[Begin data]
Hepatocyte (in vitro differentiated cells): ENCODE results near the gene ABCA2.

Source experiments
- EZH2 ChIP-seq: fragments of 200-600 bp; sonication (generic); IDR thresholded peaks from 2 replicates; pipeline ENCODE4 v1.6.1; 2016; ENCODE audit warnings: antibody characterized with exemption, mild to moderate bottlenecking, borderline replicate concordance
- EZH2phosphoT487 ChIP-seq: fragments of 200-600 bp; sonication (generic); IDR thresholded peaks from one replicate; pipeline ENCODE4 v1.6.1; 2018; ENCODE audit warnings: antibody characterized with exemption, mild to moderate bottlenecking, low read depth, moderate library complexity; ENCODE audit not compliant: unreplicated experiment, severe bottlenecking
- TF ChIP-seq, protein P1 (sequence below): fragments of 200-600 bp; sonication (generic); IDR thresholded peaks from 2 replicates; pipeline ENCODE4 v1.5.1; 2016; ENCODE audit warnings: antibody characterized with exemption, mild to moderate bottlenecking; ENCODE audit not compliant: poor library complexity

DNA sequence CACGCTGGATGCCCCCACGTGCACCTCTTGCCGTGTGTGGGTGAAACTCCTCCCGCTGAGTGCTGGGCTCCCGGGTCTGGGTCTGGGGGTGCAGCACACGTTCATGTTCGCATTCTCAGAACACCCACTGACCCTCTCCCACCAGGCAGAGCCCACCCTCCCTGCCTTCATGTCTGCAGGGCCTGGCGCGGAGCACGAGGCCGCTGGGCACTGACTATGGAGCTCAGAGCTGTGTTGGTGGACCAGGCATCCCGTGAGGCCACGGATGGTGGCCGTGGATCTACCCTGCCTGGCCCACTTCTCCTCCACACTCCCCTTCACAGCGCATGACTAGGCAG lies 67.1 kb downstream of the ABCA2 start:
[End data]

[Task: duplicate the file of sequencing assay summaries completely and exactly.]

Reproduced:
Hepatocyte (in vitro differentiated cells): ENCODE results near the gene ABCA2.

Source experiments
- EZH2 ChIP-seq: fragments of 200-600 bp; sonication (generic); IDR thresholded peaks from 2 replicates; pipeline ENCODE4 v1.6.1; 2016; ENCODE audit warnings: antibody characterized with exemption, mild to moderate bottlenecking, borderline replicate concordance
- EZH2phosphoT487 ChIP-seq: fragments of 200-600 bp; sonication (generic); IDR thresholded peaks from one replicate; pipeline ENCODE4 v1.6.1; 2018; ENCODE audit warnings: antibody characterized with exemption, mild to moderate bottlenecking, low read depth, moderate library complexity; ENCODE audit not compliant: unreplicated experiment, severe bottlenecking
- TF ChIP-seq, protein P1 (sequence below): fragments of 200-600 bp; sonication (generic); IDR thresholded peaks from 2 replicates; pipeline ENCODE4 v1.5.1; 2016; ENCODE audit warnings: antibody characterized with exemption, mild to moderate bottlenecking; ENCODE audit not compliant: poor library complexity

DNA sequence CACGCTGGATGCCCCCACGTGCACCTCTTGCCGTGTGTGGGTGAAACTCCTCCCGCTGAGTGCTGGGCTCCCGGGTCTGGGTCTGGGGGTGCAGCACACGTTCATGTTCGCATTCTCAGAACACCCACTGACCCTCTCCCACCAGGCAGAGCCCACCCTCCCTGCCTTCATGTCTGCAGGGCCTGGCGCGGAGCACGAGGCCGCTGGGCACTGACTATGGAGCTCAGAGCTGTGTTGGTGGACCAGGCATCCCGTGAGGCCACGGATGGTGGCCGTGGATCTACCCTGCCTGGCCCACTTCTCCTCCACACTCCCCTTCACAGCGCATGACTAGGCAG lies 67.1 kb downstream of the ABCA2 start: